Waking up to a white Christmas will have come as no surprise to a team from a Shetland-based engineering firm who are spending the festive season working on a project described as “unique and challenging” by the company’s boss.
The group of five from Ocean Kinetics travelled more than 9,000 miles in early December to Rothera Research Station, in the Antarctic, where they are providing diving support services for the final stages of construction of a new wharf.
It is the company’s second stint on the project, as a sub-contractor to global engineering giant BAM, and managing director, John Henderson, said there had been “no shortage of volunteers” for the tough five-month assignment.
Once completed, the new wharf will be used by the British Antarctic Survey’s (BAS) new £200 million polar research ship, the RRS Sir David Attenborough, and associated schemes.
A team from Ocean Kinetics, which has its headquarters in Lerwick, worked on the first phase of the project, to dismantle the station’s old 197-foot Biscoe Wharf and begin construction of the new facility, during the last Antarctic summer, between November 2018 and this April.
With water temperatures ranging between -5 to 5 degrees Celsius, challenges included small drifting icebergs and protecting wildlife.
In advance of the project, the company built a diving support vessel designed to cope with the conditions and allow rapid launching and retrieval from the sea.
The current phase of work is expected to culminate in the handing over of the new wharf to BAS before the end of the Antarctica’s summer season.
Taking with them “everything they could possibly need for a five-month stint in the Antarctic,” the Ocean Kinetics Team underwent rigorous checks for medical and, particularly, dental issues before travelling to Rothera, to minimise the necessity of any evacuation.
Every component and tool was also checked, sprayed and, if necessary, sealed to prevent accidental transmission of invasive species to the island base.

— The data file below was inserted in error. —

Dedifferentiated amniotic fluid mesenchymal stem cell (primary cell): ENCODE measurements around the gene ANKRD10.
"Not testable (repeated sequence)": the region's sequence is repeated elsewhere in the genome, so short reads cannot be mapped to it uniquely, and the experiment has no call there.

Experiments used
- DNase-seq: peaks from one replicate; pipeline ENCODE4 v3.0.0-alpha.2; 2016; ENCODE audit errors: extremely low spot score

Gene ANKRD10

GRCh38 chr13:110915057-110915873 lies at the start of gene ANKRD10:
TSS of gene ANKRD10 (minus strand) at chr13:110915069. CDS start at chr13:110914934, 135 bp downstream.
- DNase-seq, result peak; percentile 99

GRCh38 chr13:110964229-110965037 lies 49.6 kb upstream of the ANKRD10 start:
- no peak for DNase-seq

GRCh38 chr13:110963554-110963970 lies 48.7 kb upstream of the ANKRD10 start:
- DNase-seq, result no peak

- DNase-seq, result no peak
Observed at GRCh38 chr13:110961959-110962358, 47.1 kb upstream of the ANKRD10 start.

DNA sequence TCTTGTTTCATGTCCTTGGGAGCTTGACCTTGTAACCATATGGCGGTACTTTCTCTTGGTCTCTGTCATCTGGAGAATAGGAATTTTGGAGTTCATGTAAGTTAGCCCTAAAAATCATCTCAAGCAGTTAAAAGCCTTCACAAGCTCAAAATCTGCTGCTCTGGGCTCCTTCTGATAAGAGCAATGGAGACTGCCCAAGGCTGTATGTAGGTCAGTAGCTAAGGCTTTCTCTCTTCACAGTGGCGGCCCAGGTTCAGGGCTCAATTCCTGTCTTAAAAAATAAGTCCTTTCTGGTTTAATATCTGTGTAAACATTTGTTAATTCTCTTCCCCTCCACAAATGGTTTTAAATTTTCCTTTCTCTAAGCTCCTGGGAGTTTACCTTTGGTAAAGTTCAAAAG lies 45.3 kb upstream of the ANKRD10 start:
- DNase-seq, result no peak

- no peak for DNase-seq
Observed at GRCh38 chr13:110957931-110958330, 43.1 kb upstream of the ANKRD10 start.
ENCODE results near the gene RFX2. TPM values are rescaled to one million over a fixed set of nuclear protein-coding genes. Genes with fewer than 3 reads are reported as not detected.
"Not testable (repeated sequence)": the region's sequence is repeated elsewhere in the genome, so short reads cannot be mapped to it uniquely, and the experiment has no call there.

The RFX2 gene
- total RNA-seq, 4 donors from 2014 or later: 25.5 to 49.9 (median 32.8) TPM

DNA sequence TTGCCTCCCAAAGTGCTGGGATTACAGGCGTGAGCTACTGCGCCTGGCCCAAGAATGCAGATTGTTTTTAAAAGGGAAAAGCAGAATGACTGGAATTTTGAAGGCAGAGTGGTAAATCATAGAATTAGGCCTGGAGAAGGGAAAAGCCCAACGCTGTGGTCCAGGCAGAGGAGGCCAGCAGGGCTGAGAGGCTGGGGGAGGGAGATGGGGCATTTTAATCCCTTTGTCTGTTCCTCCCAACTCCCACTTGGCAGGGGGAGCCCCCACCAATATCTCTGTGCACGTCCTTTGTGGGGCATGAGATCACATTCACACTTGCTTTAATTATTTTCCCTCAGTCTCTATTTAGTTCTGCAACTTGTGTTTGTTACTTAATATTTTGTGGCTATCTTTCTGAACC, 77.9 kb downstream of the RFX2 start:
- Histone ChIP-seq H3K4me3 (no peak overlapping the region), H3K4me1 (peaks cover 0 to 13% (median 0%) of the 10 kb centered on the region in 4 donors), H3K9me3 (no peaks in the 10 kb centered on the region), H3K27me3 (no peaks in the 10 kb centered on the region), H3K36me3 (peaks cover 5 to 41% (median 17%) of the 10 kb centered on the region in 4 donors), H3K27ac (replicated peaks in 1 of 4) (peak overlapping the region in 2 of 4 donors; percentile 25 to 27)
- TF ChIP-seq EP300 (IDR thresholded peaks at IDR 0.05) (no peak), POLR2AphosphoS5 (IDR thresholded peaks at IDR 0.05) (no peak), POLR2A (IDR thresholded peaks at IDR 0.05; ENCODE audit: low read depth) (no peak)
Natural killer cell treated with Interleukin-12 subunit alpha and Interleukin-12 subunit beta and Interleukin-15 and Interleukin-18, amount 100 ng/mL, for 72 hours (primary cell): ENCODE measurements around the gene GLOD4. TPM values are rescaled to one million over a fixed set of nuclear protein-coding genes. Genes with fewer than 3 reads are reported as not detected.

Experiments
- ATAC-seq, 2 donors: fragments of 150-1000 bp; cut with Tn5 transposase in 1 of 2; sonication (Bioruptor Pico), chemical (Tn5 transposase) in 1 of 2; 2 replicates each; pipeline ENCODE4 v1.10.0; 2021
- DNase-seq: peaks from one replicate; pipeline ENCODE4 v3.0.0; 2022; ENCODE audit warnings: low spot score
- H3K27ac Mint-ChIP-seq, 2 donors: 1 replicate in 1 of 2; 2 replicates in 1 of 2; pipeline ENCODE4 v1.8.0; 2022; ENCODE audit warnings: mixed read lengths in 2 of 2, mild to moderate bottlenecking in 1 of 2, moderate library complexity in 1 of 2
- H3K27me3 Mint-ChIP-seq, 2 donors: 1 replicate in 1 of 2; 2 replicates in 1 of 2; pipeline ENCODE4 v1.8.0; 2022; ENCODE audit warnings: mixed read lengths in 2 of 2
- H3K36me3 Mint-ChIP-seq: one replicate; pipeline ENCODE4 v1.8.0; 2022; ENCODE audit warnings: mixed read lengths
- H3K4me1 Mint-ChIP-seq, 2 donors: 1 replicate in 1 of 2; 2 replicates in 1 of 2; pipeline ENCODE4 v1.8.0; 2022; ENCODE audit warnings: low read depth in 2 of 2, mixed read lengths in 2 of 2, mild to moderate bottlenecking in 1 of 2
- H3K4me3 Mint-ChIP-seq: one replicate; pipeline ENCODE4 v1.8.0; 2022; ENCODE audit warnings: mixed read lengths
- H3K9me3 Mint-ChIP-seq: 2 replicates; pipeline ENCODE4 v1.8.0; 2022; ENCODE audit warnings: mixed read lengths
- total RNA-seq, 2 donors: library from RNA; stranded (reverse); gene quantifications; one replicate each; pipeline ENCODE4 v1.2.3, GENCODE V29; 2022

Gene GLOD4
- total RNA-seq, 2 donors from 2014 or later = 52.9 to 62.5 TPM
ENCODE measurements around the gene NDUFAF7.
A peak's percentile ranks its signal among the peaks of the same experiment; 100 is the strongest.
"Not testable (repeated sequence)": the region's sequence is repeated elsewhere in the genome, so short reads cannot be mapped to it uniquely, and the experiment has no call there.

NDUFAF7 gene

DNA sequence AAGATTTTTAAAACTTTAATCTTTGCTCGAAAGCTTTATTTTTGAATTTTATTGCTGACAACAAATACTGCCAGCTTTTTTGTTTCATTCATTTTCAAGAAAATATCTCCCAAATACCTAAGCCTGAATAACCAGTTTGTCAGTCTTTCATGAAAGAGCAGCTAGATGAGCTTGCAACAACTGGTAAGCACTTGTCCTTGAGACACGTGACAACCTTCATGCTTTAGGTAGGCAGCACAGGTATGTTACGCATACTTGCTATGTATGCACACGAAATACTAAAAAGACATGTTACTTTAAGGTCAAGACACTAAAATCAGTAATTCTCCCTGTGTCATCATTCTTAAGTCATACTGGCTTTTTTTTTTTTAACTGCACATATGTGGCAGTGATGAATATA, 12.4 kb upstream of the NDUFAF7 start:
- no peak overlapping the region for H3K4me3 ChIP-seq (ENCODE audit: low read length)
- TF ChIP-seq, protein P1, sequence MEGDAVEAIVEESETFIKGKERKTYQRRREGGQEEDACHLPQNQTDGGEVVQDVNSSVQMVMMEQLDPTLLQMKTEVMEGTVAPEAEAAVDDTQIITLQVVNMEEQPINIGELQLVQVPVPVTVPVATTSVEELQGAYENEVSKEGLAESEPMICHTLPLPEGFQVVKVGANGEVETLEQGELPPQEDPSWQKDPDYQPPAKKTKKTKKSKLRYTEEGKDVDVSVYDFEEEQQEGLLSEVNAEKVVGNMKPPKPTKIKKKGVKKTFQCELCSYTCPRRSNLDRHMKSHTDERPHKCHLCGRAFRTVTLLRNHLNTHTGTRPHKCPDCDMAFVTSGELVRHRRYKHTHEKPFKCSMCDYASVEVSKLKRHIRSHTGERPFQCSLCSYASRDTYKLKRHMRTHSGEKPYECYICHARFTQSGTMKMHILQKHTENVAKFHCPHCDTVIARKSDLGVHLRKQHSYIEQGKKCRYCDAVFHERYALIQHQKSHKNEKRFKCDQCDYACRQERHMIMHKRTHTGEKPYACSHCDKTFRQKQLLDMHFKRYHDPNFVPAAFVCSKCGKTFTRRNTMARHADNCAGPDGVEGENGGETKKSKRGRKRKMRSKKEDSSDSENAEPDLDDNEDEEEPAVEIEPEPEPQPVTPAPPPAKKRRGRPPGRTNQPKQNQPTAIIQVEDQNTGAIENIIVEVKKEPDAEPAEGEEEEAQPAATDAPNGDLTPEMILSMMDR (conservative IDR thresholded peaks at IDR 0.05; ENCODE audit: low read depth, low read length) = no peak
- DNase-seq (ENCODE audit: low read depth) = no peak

Mr Henderson described the sub-contract as “exactly the kind of project Ocean Kinetics thrives on,” and said the work demanded a “high level of commitment” from the company’s staff.”
He added: “The positive side of a placement in Antarctica is, for many, the chance of a lifetime.
“To visit and stay in the most pristine environment on the planet, with unique wildlife, mountain ranges and the iceberg-spattered ocean is an experience second to none.”
Rothera Research Station is situated on the heavily glaciated, 87-mile long Adelaide Island, which lies 1,155 miles south of the Falkland Islands. The largest BAS Antarctic facility, it is a centre for biological research and a hub for supporting “deep-field” and air operations.
Operating throughout the year, its population peaks at just over 100 in the summer, with a 22-strong team working there through the winter from April to mid-October.
The Ocean Kinetics team are living alongside BAM’s team and BAS’s science teams during their stay there.
Although work at the station continues throughout the festive season, amid almost continuous sunlight, Christmas celebrations there include a sing-song and quiz, a four-course dinner and a movie.